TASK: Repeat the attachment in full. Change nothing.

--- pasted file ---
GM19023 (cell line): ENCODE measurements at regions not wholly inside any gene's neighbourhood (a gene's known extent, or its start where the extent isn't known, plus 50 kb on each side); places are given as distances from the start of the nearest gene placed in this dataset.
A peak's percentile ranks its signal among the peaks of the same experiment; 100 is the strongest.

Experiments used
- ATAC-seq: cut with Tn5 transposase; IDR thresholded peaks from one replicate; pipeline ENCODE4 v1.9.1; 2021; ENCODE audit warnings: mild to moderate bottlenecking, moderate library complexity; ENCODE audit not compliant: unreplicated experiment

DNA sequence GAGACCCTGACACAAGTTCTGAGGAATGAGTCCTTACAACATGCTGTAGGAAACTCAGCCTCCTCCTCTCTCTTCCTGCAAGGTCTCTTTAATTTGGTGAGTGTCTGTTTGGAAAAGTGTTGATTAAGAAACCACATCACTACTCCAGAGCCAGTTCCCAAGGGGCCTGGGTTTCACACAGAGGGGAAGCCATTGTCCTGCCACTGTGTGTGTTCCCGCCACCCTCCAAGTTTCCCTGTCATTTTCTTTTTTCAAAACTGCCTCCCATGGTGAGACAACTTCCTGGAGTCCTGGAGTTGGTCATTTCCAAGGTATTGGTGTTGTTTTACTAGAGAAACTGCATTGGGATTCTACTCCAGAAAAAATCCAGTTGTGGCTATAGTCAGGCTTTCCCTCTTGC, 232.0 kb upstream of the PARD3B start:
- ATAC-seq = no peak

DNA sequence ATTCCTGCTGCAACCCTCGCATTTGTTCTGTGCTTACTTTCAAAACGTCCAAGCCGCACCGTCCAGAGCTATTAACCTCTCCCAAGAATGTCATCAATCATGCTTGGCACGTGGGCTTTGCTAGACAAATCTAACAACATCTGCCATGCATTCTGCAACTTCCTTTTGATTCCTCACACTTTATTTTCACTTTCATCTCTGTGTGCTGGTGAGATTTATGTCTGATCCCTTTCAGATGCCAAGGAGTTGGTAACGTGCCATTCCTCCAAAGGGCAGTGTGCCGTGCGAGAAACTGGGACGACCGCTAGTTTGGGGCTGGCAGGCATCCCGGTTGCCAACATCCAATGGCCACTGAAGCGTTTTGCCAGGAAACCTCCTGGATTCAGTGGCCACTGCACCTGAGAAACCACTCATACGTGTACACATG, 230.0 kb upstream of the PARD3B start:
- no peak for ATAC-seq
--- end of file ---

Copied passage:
GM19023 (cell line): ENCODE measurements at regions not wholly inside any gene's neighbourhood (a gene's known extent, or its start where the extent isn't known, plus 50 kb on each side); places are given as distances from the start of the nearest gene placed in this dataset.
A peak's percentile ranks its signal among the peaks of the same experiment; 100 is the strongest.

Experiments used
- ATAC-seq: cut with Tn5 transposase; IDR thresholded peaks from one replicate; pipeline ENCODE4 v1.9.1; 2021; ENCODE audit warnings: mild to moderate bottlenecking, moderate library complexity; ENCODE audit not compliant: unreplicated experiment

DNA sequence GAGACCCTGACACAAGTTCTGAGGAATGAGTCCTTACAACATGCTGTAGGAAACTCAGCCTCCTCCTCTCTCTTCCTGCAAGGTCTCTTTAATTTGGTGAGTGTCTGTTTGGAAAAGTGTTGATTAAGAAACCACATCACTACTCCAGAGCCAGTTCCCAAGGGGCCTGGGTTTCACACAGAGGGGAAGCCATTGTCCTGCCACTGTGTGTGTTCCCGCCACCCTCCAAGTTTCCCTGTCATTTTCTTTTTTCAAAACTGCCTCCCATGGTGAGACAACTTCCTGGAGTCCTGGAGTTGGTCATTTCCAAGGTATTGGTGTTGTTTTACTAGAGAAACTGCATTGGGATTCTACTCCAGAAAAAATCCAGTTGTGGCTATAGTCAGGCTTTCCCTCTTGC, 232.0 kb upstream of the PARD3B start:
- ATAC-seq = no peak

DNA sequence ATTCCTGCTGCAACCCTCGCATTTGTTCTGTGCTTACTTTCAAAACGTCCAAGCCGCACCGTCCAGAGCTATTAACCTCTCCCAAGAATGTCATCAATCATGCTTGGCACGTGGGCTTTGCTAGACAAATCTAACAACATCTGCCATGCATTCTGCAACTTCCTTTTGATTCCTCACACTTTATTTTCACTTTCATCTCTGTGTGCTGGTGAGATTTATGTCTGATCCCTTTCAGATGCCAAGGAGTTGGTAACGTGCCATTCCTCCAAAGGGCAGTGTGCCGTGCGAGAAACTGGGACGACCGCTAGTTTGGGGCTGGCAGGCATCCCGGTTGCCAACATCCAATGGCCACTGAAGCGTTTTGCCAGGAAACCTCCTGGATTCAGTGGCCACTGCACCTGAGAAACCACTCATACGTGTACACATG, 230.0 kb upstream of the PARD3B start:
- no peak for ATAC-seq